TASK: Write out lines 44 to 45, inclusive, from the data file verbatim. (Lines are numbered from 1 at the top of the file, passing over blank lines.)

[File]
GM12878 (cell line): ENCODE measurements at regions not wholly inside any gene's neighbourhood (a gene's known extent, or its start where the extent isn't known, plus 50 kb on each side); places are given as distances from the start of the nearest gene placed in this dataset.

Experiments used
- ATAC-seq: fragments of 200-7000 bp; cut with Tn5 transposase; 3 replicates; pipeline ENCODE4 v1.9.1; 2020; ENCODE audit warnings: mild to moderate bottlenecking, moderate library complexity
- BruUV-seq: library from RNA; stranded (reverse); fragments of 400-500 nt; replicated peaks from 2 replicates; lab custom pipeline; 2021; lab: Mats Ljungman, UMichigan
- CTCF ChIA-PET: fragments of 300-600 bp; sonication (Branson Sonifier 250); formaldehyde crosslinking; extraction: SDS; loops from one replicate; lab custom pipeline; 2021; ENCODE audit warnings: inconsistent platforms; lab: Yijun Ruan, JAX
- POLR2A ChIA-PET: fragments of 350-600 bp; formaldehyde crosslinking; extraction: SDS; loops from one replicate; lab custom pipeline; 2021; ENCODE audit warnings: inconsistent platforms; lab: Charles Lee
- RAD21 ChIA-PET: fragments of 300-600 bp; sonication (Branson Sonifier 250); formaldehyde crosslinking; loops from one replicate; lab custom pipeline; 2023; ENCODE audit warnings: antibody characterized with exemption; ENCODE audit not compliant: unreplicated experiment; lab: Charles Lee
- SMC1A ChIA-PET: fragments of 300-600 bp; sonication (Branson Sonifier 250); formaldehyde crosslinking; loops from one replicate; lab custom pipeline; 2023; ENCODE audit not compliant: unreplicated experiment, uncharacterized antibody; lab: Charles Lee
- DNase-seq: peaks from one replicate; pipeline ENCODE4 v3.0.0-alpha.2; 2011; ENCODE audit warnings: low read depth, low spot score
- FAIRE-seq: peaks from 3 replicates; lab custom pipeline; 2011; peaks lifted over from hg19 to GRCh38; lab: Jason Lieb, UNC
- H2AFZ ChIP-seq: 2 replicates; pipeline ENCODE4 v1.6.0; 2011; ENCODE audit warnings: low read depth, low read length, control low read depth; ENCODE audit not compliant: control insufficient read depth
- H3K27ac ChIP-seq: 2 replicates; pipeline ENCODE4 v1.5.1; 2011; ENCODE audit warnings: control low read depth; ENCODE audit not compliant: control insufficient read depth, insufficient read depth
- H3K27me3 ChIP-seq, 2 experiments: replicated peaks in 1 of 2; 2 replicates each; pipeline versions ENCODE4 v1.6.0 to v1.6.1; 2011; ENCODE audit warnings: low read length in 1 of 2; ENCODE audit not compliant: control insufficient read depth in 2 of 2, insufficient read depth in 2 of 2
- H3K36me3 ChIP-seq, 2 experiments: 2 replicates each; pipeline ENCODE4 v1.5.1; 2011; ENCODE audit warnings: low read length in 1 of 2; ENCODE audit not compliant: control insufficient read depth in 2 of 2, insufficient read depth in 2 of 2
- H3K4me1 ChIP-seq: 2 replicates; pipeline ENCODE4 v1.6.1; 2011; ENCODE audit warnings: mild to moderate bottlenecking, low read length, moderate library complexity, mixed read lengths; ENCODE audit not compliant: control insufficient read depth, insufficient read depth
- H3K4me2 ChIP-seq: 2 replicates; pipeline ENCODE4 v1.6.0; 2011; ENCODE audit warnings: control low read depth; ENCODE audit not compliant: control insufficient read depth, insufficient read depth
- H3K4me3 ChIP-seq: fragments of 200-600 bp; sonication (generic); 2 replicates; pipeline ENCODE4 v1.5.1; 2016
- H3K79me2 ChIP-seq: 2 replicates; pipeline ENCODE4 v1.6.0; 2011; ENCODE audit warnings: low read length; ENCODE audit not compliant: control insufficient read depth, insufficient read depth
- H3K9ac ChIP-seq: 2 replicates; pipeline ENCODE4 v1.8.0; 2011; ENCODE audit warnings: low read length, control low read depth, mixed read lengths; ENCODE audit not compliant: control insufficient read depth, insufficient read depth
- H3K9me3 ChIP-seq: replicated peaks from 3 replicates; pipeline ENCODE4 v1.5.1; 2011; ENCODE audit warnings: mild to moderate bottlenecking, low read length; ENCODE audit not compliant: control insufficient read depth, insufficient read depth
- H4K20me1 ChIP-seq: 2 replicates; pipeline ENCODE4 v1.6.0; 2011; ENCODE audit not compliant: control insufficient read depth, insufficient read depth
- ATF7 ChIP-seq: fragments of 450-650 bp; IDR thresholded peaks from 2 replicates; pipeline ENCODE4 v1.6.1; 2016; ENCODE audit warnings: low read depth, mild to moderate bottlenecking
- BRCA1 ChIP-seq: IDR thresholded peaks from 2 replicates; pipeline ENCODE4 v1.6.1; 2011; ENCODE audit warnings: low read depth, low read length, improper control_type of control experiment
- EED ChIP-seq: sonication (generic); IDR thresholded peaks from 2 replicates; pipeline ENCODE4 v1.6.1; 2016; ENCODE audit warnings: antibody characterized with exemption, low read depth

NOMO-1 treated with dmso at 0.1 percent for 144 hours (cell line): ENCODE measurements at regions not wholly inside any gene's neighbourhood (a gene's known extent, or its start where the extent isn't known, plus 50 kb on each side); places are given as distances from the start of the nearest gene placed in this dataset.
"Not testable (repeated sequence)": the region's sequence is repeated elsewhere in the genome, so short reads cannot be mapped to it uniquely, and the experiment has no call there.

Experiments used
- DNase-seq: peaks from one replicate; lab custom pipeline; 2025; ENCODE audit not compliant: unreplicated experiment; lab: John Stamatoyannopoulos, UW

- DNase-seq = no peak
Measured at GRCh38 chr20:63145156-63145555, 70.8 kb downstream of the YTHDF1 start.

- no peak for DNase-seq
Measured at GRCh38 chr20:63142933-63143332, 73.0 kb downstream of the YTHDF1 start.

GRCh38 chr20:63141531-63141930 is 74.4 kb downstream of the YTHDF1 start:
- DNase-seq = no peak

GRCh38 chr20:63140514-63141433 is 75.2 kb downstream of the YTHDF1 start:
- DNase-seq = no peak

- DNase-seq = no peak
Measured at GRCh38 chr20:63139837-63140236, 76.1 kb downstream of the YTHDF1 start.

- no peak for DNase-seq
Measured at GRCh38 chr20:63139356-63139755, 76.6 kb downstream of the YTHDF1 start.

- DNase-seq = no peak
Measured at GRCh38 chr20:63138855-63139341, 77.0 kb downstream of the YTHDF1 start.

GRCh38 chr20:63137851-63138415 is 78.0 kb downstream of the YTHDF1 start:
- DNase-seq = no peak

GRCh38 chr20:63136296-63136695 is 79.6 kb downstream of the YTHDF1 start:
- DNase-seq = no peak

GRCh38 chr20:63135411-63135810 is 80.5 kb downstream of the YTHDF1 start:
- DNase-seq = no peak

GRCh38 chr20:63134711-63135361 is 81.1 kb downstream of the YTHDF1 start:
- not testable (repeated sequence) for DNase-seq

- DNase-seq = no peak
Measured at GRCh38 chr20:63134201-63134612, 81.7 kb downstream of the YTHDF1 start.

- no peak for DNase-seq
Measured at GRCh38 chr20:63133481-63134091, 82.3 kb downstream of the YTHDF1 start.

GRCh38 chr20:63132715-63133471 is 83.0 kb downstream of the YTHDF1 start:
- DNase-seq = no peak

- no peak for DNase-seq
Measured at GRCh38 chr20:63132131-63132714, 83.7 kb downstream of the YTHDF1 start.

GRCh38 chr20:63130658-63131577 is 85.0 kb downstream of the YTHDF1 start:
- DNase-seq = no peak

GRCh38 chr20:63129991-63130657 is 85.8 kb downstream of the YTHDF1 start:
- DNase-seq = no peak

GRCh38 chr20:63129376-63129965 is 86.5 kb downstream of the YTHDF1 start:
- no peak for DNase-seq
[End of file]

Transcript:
- DNase-seq = no peak

GRCh38 chr20:63136296-63136695 is 79.6 kb downstream of the YTHDF1 start: